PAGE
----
High court refuses to review trio of church-state rulings

Tuesday, October 12, 1999

The U.S. Supreme Court today declined to review three cases involving government funding and religion.

The high court turned away an appeal that sought to force Maine's Department of Education to provide funds to help rural families send their children a Catholic school. The court let stand a ruling by the Pennsylvania Supreme Court that a tax break on the sale of Bibles was unconstitutional. The justices also voted not to review an attempt by New York lawmakers to create a special school district for Hasidic Jews.

Since 1997 several parents in Minot, Maine, have sought funds under the state's school-choice law to send their children to a religious school. The school-choice program grants funds to families in communities with no high school to send their children to private ones elsewhere — except religious ones.

The families, represented by the socially conservative American Center for Law and Justice, argued before state and federal courts that the state's school-choice law was hostile toward religion and violated the parents' rights to the free exercise of religion.

Last April, the Maine Judicial Supreme Court rejected the parents' arguments, concluding, in part, that the establishment clause “has no role in requiring government assistance to make the practice of religion more available or easier.” The following month, the 1st U.S. Circuit Court of Appeals also ruled that Maine had no constitutional duty to help parents pay for their children's education at religious schools.

The U.S. Supreme Court agreed in June to hear arguments in December in a Louisiana dispute over the use of taxpayer money to supply computers and other instructional materials to sectarian schools.

Meanwhile, a Pennsylvania decision that invalidated state tax breaks on the sale of Bibles was also left untouched by the highest U.S. court.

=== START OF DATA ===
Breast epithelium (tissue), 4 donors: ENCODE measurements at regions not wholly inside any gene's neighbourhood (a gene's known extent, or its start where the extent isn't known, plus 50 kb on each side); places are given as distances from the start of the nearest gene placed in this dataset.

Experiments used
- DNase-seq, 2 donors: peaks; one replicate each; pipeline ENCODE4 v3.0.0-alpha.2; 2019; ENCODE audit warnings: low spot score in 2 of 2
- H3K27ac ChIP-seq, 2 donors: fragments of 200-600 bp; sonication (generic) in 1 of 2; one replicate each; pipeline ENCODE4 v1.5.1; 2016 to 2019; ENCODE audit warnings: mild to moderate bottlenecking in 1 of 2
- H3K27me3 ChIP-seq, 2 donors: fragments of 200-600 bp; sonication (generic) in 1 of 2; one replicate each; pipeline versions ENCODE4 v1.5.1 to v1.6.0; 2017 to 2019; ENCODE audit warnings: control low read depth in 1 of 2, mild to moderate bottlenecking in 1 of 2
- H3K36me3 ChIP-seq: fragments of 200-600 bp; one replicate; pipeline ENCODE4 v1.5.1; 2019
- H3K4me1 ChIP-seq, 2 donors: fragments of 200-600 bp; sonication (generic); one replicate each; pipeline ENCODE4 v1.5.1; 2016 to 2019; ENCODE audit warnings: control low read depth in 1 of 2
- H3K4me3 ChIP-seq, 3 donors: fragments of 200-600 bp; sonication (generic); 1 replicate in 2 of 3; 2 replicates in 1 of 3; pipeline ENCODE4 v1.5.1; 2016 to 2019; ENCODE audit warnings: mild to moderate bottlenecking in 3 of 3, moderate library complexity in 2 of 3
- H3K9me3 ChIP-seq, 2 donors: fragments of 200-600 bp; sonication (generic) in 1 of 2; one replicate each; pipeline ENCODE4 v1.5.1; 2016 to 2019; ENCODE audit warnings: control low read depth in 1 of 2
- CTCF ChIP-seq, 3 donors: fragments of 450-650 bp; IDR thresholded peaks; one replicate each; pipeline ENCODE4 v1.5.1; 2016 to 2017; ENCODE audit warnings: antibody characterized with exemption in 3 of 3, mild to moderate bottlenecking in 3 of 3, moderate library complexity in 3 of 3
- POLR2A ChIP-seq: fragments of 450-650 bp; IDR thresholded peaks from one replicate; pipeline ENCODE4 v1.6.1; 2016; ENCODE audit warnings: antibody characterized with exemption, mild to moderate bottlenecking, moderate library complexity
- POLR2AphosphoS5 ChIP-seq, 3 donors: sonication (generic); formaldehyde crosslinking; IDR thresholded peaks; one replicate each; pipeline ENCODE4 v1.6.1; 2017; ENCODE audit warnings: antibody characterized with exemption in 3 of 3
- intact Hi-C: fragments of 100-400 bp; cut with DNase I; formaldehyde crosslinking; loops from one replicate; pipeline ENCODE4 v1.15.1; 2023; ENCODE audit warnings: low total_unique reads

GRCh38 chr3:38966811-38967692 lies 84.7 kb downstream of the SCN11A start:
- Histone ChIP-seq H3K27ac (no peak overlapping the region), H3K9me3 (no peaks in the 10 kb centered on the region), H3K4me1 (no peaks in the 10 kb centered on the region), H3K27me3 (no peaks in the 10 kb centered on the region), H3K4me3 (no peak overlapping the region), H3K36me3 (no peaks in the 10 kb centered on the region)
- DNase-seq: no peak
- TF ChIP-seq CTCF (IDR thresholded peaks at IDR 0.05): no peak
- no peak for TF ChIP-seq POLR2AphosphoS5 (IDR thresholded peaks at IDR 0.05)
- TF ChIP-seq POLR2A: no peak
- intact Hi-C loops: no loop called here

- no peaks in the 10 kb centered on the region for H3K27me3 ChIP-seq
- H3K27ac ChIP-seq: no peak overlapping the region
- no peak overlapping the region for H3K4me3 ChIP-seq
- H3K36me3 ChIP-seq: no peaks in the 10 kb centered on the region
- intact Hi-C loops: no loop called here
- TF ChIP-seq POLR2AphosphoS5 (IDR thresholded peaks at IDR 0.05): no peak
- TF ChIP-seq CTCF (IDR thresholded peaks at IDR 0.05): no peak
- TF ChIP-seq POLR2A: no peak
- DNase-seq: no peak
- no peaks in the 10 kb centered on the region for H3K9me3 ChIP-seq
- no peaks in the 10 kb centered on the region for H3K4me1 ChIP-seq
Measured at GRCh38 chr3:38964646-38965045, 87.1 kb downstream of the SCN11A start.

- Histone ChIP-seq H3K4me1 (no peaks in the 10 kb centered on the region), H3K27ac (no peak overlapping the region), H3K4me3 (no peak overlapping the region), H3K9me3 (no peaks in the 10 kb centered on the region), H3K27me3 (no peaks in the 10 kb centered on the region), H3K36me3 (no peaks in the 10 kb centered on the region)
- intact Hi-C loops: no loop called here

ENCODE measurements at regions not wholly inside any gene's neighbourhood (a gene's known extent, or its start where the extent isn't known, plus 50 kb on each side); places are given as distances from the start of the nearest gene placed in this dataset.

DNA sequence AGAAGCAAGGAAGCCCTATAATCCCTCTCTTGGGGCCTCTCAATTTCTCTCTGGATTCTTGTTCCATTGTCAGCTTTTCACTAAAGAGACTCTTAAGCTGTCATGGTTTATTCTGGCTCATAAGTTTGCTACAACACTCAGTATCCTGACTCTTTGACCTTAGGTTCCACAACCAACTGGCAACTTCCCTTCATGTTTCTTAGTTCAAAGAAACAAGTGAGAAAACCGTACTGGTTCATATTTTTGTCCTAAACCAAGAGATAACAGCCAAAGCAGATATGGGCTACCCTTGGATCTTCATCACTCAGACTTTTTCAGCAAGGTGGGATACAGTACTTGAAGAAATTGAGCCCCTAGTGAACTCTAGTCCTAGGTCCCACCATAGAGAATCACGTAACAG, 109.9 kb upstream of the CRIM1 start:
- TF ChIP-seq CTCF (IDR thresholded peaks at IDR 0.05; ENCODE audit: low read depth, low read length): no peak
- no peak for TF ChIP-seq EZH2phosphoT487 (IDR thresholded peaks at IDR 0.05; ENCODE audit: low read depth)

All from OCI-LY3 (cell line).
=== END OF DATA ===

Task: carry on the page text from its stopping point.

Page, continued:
The Supreme Court of Pennsylvania ruled in April that the state's sales-tax exemption for religious publications violated the establishment clause of the First Amendment. The Pennsylvania court unanimously found that the tax law had no secular purpose.

Pennsylvania Gov. Tom Ridge had urged the U.S. Supreme Court to reverse the state court decision, saying it was a legitimate government function “to encourage religion in our communities by exempting religious publications from the sales tax.”

Finally, the Supreme Court, by a 6-3 vote, turned away the New York Legislature's third attempt to establish a school district in Kiryas Joel exclusively for disabled Jewish children. Justices Sandra Day O'Connor, Antonin Scalia and Clarence Thomas voted to hear the case, but four votes are required to grant review.

Kiryas Joel is a community of Orthodox Jews about 45 miles northwest of New York City. In 1989, state lawmakers created a Kiryas Joel school district after village residents withdrew their disabled children from the public schools, saying they were traumatized by having to attend class outside the village.

The creation of the district was challenged by the New York State School Boards Association as a violation of the establishment clause of the First Amendment. In 1994, the U.S. Supreme Court agreed, saying it “singles out a particular religious sect for special treatment.”

After that decision the state Legislature attempted twice more to create a special district for the village. The third law, enacted in 1997, sought to set neutral criteria under which a Kiryas Joel district could be established. New York's highest court invalidated that law last May.